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What Is the Difference Between a Mulching Mower & a Lawn Mower?

By Derek Dowell ; Updated September 21, 2017
A lawn mower's mulching capability is not always apparent by visual inspection.

Many traditional lawn mowers can be converted into mulching mowers with the addition of a special cutting blade or kit. The term "mulching" refers to a process by which cut grass is whittled down in size even more and allowed to fall to the ground, rather than being bagged and removed. The purpose is to provide moisture and nutrients to the lawn. By this process, a mulching mower is estimated to provide a healthier lawn for home owners. If you're not sure whether or not your present lawn mower mulches, contact your local dealer or the manufacturer, or simply look beneath it.

Mulching Blade

Mulching is not a complicated process. It is achieved by installing a smaller blade, called a mulching blade, above the main cutting blade. Air flow causes the grass cuttings to be lifted up into the mulching blade, where they are cut repeatedly into successively smaller pieces until eventually falling to the lawn. By this time, the cuttings are so small as to be almost undetectable. A simple visual inspection of the underside of your lawn mower can reveal whether or not a mulching blade is installed.

Mulching Kit

For some mowers, more advanced mulching kits are available that go beyond the simple addition of a mulching blade, especially when it comes to riding lawn mowers. A riding mower provides the option of attaching skirting and baffles that keep the cut grass recirculating for a longer period of time, resulting in a finer mulch. More involved kits like this sometimes cause a noticeable loss of power to the lawn mower and also can run into clearance problems with the regular cutting blades.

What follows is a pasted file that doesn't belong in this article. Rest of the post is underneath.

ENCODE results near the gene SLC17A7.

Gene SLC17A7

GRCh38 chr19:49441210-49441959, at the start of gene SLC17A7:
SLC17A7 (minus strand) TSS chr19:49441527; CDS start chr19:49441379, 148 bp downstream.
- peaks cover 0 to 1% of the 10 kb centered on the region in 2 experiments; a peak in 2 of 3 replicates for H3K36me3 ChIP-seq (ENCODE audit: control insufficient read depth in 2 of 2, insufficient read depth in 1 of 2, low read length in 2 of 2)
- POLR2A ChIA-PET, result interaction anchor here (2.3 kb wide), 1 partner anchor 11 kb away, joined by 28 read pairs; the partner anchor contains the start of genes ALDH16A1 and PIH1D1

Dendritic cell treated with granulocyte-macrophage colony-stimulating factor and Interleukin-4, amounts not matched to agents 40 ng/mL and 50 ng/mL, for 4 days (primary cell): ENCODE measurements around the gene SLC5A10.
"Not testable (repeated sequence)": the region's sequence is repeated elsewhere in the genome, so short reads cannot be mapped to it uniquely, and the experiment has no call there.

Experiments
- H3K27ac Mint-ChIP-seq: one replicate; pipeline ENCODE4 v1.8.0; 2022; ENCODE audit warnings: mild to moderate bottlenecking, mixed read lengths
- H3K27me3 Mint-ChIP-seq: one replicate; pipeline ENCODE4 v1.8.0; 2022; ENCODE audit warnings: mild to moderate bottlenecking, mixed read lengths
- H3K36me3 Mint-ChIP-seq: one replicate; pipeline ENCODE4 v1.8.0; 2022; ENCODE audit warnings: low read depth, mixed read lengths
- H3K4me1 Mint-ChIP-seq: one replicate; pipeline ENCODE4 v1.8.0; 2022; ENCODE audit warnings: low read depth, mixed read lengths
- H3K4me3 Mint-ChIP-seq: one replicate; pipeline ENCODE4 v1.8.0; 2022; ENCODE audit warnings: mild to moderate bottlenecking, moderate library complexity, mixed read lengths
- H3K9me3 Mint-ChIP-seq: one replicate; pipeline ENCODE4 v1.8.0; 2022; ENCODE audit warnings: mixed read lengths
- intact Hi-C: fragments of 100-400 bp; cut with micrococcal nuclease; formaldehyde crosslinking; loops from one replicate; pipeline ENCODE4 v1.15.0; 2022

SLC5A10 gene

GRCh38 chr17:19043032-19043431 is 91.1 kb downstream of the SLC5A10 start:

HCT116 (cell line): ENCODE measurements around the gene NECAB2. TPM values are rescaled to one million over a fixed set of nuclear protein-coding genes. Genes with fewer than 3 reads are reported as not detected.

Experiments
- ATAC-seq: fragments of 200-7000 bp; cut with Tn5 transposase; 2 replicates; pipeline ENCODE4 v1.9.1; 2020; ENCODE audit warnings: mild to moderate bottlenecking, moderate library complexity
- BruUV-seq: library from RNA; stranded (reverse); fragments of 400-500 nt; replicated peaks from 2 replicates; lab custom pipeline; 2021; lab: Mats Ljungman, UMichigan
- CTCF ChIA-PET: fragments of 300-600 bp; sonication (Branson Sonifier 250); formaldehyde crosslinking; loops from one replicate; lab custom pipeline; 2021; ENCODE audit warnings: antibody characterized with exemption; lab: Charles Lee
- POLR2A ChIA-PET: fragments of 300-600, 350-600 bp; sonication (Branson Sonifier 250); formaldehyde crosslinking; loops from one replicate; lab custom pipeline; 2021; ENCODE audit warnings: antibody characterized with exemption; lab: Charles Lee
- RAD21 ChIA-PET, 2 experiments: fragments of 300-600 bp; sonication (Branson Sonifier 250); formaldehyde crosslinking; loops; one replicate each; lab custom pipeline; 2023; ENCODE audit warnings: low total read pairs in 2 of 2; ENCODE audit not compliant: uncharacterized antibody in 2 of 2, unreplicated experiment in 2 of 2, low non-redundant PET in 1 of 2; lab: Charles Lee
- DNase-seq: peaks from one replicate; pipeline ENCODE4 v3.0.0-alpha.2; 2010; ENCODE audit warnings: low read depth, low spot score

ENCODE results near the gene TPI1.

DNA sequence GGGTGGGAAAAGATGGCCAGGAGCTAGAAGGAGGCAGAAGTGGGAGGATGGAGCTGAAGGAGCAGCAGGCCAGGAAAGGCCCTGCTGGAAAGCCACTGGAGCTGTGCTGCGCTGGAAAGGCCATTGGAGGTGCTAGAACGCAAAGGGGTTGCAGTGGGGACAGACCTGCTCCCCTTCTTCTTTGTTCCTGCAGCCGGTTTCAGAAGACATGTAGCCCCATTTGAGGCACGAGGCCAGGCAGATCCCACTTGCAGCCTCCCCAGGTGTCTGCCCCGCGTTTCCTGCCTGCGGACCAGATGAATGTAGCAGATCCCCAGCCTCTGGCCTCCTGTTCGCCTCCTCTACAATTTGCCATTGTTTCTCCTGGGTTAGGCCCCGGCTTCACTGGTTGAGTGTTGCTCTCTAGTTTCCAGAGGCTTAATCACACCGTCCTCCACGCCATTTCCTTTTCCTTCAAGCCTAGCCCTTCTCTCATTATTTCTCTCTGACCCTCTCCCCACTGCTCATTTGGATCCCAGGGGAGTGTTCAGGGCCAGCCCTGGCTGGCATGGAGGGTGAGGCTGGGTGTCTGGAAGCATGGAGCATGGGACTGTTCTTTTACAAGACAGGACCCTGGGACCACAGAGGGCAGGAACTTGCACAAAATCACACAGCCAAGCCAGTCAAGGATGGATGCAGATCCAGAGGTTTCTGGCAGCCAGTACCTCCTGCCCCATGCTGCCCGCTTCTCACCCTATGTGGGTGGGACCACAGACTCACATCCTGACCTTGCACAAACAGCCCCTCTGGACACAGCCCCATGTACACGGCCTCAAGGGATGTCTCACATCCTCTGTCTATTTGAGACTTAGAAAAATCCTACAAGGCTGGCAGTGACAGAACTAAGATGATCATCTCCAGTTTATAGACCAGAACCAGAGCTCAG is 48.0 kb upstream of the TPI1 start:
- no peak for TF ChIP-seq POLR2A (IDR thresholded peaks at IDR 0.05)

Grass isn't the only material perfect for a mulching mower. Fall is the time you see many people out mowing leaves. This is not just an odd hobby. Mulched leaves provide the same type of moisture and nutrients for the fall season as grass does during the summer. The same goes for small leaves. All this bio matter is easier to chop and disperse on the fly with a mulching mower, as opposed to alternatives like a chipper, which sits in one place and requires hand dispersal.


The bottom line is that the main difference between a mulching mower and a lawn mower is the fineness of the cut achieved. Where a traditional lawn mower is intended to cut the lawn down to a nice even appearance, adding mulch capability is intended to keep your grass healthy by returning nutrients to it. If you're interested in a mulching power, you can certainly find models pre-fitted with the capability from the factory.


About the Author


Derek Dowell has ghostwritten dozens of projects and thousands of blogs in the real estate, Internet marketing and travel industry, as well as completed the novel "Chrome Sombrero." He holds a Bachelor of Science in environmental legal studies from Missouri State University.